The Rhode Island state Ethics Commission was to vote Tuesday on a proposed settlement that would have House Majority Leader Gordon Fox pay a $10,000 fine for voting on a $770 million, no-bid deal for the lottery company GTECH in which his law firm was involved.
If the deal is approved by the panel, Fox, D-Providence, would be spared a potential $25,000 fine, if found guilty.
Fox denied knowing his law firm had been hired to work for GTECH when he voted on April 20 on legislation to have GTECH run the state's online and video lottery system for the next 20 years.
"I did not know of the law firm's business relationship with GTECH but I should have known. This is a mistake for which I accept full responsibility," Fox said in a statement released on Monday.
The language in the proposed settlement states the majority leader "had an interest that was in substantial conflict with the proper discharge of his duties in the public interest."
Fox denies in the proposed deal that he did any work for GTECH in the week before he voted on the legislation. However, billings his law firm sent to GTECH indicated that he did.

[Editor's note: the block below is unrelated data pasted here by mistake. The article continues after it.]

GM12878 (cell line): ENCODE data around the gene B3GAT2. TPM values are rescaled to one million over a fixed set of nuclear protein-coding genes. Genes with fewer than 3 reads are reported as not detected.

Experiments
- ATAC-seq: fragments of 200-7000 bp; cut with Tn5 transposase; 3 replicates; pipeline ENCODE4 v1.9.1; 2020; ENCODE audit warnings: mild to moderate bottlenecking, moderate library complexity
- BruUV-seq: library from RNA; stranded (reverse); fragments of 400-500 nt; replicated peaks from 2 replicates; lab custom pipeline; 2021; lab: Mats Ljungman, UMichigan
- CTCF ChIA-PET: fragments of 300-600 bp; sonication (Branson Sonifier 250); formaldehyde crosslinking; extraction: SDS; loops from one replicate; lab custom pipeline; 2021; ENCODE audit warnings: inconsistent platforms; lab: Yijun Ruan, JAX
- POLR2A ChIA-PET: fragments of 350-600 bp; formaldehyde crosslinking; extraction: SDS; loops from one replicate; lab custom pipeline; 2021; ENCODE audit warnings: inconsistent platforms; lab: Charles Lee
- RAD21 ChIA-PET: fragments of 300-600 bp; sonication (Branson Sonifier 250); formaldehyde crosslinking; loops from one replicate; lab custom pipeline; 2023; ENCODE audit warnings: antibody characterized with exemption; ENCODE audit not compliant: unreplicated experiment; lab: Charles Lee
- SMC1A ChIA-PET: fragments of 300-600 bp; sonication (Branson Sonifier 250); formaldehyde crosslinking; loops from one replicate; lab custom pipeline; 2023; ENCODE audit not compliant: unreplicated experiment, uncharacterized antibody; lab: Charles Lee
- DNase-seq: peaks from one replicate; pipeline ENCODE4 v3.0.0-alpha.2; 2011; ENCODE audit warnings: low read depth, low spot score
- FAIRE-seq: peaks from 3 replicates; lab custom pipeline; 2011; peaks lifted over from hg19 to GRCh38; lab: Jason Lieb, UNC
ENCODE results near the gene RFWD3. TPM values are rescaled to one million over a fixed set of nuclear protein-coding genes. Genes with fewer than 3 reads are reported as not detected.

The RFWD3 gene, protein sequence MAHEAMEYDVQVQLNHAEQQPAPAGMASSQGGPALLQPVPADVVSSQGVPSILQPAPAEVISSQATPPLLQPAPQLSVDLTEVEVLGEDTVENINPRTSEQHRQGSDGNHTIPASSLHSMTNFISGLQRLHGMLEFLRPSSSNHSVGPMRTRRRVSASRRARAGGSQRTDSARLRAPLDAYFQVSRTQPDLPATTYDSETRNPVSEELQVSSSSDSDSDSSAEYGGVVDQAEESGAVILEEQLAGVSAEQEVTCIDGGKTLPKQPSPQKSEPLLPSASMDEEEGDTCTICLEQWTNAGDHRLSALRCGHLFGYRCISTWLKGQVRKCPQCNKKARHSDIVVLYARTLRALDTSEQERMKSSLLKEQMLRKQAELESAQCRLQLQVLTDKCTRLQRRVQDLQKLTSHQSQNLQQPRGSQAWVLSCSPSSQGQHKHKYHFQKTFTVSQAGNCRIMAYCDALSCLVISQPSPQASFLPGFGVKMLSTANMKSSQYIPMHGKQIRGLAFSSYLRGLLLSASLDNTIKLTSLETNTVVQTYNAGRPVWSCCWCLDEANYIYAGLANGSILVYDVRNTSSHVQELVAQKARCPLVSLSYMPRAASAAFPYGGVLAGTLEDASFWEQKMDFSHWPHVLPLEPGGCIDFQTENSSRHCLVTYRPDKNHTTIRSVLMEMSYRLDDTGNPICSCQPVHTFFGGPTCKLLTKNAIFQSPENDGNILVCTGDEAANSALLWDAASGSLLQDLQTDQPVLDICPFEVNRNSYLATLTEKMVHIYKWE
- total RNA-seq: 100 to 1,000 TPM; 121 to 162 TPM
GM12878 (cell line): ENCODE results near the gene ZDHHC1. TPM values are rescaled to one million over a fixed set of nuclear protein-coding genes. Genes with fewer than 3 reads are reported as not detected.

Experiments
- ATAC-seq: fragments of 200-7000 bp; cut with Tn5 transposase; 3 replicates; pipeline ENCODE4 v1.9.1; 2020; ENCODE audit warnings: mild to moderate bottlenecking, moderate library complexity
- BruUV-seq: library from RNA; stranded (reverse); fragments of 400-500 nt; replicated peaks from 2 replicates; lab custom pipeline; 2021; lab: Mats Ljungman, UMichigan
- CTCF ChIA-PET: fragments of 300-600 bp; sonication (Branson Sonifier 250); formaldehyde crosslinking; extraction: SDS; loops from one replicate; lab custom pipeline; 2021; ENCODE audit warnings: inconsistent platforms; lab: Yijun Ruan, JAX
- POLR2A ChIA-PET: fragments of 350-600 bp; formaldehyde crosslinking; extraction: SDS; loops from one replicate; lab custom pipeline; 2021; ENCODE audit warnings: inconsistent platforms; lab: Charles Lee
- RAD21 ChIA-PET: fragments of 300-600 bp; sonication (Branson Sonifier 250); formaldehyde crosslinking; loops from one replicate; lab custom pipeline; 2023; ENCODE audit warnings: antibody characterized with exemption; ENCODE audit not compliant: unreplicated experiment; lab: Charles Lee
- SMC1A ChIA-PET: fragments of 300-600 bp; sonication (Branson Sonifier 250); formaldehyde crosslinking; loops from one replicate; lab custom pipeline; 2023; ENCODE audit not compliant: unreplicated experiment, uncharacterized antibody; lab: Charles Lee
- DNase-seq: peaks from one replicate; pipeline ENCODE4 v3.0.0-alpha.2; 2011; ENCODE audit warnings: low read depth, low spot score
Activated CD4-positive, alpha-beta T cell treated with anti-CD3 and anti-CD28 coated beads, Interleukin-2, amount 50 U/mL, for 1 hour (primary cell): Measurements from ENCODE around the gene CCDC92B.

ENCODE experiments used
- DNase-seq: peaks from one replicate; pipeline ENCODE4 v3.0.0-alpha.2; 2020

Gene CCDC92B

The settlement was "the smart thing (for Fox) "to make it go away and get it off the front burner," said Robert Arruda, chairman of the citizens' watchdog group Operation Clean Government, which brought the ethics complaint against Fox.
Arruda said he favored a full inquiry. "The public would know the outcome of that complete investigation," he told The Providence Journal. "We will never know that now."
The controversy surrounding Fox has been building since GTECH confirmed in late September that it had hired Ferrucci Russo -- the small law firm where Fox works -- to pitch a "tax-stabilization agreement" to the Providence city council that would save the company a potential $8.3 million in city property taxes.
The agreement was one of the key pieces in the incentive package that the West Greenwich-based GTECH wanted as a condition for remaining in Rhode Island and building a new $65-million corporate headquarters in Providence.
GTECH spokesman Robert Vincent has said Ferrucci Russo's bill to GTECH included 40 hours of legal work attributed to Fox before and after the House vote. Fox has acknowledged working for GTECH on the Providence "tax-stablization agreement," but said the law firm billings must be wrong because he did no work for GTECH before his vote.